Is thin insulation a good insulation solution?

Is thin insulation a good insulation solution?

You have probably already heard of the famous thin insulators, also called reflective insulators, multilayers… or some other trade name. Their thickness varies from 5 to 30 mm, which can be interesting for installations renovating inhabited attics. Their thermal performance is often given as equivalent to much greater thicknesses of classic mineral or natural wool type insulation. We can still read that a few mm are equivalent to 100 to 200 mm of conventional insulation! A statement that will surprise a good number of thermal engineers… yet thin insulation continues to be manufactured, sold and installed! So where does scientific reality lie?

Evaluation of the winter thermal performance of several thin insulators

- On which physical principles does a thin insulator work?
- What is their real effectiveness?
- How to optimize their pose?
- What is the maximum thermal efficiency that can be obtained with thin insulation?
- Equivalent to traditional insulation?
- Does the price guarantee performance?

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You will find the answers to these questions in this thin insulation analysis and technical study by CSEC here is an extract from the conclusion ...

“During this study, the thermal performances of three thin reflective products (PMR) and of a traditional control insulator were determined during the winter period (…)

The thermal performances were measured on the various products in their initial state, that is to say as they were supplied by the manufacturers, and under ideal installation conditions (non-ventilated air space and constant thickness, etc.), that is, in the most favorable situation.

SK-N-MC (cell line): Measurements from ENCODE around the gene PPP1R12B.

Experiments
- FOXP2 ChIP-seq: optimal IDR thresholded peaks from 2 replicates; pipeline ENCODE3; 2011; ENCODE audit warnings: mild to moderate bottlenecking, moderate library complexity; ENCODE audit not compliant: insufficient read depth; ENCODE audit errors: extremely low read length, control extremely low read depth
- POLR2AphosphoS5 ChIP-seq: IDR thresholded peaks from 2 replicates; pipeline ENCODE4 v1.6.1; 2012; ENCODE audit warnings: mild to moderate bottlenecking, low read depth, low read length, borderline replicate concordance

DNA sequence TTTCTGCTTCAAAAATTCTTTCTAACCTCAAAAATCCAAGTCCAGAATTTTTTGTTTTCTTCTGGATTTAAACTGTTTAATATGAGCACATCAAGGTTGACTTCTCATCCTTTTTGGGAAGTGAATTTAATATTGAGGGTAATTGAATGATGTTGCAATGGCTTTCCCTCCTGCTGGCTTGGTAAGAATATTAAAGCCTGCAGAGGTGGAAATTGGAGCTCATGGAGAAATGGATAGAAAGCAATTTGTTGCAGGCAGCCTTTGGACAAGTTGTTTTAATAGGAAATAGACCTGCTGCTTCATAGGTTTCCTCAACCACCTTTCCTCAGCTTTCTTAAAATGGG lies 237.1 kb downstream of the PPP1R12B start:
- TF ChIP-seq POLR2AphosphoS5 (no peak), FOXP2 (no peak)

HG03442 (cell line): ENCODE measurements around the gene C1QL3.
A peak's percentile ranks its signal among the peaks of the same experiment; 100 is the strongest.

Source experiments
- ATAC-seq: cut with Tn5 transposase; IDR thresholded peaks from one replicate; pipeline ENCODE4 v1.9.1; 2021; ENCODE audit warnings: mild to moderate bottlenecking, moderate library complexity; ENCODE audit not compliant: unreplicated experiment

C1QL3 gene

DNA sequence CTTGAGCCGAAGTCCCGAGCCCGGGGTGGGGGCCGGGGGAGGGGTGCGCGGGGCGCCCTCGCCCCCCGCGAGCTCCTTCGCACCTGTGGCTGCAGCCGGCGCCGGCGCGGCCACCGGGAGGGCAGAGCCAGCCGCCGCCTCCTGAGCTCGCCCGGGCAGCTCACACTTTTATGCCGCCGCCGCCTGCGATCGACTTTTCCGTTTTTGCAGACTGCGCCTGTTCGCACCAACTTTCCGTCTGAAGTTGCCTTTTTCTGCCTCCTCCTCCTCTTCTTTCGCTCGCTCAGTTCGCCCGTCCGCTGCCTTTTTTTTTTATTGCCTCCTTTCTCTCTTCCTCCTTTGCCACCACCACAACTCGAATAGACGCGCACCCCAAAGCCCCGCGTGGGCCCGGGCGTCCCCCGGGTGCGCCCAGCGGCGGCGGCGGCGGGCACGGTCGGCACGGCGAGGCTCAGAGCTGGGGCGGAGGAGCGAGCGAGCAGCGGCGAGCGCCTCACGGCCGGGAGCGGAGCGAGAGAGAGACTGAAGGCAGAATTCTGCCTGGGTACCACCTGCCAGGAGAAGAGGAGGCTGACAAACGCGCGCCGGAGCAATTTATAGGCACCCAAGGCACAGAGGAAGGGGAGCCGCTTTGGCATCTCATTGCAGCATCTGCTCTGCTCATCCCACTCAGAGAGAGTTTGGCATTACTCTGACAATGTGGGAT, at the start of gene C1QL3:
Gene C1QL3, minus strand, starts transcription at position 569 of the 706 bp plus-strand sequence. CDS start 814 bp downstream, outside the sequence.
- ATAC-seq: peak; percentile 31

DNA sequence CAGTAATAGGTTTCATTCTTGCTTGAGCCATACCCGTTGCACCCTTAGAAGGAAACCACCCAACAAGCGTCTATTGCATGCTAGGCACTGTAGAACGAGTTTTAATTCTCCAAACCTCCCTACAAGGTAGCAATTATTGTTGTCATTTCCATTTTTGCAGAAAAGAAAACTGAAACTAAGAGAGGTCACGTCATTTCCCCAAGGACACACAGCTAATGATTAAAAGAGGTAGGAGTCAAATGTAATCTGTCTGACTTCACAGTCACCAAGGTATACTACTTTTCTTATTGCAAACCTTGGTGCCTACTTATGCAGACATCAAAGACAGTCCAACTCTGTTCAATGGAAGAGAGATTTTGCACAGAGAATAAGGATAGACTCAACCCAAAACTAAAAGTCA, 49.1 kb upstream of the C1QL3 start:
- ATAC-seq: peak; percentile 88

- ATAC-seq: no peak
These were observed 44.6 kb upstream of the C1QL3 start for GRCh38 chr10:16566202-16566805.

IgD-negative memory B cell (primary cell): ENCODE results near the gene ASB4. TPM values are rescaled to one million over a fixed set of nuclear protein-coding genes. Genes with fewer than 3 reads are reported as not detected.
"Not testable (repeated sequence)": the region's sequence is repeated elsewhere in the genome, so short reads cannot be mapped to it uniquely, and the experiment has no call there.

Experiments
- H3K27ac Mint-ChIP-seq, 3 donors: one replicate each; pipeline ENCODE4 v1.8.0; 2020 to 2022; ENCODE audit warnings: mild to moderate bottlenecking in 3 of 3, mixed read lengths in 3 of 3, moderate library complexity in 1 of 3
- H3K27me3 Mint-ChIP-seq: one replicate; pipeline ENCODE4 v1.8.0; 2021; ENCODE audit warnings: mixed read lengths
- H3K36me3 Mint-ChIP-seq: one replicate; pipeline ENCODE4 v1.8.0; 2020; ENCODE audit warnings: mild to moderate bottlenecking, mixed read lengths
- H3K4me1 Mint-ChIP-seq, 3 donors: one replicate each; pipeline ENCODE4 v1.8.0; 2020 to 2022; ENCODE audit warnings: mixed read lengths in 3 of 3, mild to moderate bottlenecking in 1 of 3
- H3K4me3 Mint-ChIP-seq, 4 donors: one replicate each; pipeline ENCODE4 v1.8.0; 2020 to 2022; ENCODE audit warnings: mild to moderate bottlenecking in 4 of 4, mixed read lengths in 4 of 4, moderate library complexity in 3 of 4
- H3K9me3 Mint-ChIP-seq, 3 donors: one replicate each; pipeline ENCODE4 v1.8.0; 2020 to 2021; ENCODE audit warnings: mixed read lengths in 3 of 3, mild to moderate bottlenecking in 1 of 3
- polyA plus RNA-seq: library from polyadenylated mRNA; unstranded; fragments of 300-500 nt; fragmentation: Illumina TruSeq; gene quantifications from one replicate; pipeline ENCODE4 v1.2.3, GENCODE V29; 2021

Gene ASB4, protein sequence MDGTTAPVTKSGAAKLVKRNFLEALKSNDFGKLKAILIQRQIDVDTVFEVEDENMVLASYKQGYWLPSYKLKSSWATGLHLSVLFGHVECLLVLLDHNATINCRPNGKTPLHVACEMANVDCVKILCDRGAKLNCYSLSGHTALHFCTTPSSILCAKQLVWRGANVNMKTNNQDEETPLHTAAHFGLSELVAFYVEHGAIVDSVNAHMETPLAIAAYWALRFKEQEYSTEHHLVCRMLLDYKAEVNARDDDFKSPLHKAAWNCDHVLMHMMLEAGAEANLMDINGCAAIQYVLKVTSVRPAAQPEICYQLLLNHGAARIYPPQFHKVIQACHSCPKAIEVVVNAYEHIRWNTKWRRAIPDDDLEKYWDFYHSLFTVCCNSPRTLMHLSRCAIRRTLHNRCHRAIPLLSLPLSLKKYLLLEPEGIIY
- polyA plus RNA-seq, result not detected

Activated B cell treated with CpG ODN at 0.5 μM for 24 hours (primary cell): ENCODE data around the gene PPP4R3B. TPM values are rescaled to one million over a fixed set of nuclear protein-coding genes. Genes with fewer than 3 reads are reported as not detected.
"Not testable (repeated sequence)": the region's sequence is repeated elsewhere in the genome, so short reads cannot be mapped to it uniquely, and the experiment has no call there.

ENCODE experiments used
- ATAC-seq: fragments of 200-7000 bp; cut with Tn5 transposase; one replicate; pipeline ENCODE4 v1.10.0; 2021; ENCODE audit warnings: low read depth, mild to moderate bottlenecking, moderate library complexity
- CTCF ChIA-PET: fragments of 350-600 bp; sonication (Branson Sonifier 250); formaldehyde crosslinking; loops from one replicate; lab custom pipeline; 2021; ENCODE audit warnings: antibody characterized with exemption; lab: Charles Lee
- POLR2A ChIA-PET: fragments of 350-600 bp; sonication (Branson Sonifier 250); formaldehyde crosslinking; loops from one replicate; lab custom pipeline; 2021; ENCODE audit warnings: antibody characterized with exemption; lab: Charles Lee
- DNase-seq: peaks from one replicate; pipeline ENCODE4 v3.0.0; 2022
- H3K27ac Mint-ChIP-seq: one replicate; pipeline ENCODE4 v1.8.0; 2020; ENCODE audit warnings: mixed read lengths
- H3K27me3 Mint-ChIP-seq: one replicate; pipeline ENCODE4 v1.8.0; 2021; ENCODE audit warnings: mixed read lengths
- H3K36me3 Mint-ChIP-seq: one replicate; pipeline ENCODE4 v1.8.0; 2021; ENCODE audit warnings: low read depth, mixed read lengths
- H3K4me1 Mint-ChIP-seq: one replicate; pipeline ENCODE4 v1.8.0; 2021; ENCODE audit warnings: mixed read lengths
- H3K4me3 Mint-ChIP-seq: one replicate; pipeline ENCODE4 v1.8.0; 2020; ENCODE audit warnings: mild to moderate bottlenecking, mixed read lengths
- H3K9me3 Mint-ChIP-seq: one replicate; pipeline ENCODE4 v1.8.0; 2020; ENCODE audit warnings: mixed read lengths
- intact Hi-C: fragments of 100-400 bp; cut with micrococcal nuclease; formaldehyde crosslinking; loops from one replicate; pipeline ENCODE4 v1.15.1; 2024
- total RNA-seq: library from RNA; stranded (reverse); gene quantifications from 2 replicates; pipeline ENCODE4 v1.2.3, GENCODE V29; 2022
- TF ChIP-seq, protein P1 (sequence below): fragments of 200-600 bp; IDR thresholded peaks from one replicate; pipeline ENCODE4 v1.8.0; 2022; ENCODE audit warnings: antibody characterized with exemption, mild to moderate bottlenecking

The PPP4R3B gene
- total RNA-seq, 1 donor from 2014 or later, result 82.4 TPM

(...)

Given its low thickness, a PMR has a low intrinsic thermal resistance, the measured values ​​varying from 0,2 to 0,6 m².K / W depending on the type of product. In order to benefit from the reflective effect of the surface layers, the product must be placed opposite one or, better still, two unventilated air spaces. Under these conditions, the emissivity value of the external faces of the product is an important parameter, which determines the reduction in heat transfer by radiation through the air space. The measured emissivity values ​​range from 0,05 to 0,20.

The total thermal resistance measured of each product associated with two non-ventilated air spaces 20 mm thick varies from 1,0 to 1,7 m².K / W depending on the type of product and the direction of the heat flow which crosses. (…) "

Conclusion on thin insulation

Under the conditions of the BBRI study, an optimally installed thin insulation has, at best, a thermal resistance of 1.7 m².K / W. This thermal resistance corresponds to a conventional insulation thickness (lambda = 0.04) of 6.8 cm, i.e. 68 mm, therefore very far from the 200 mm announced and the air spaces must be perfectly made. It is also very far from thermal recommendations of the RT2005 which requires a thermal resistance of 6 to 6.5 for the inhabited attic!

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In conclusion, if the performance of thin insulation alone is insufficient, even with 2 air spaces, the latter can appear as an interesting solution in complement (and only in addition) of a classic insulation.

In 2010, thin insulation alone cannot constitute an insulation with acceptable performance in our latitudes.

References for more information:
a) Download the study report on thin insulation by the BBRI
b) Insulate with a single air gap?
c) Tests by a particular on thin insulators

 

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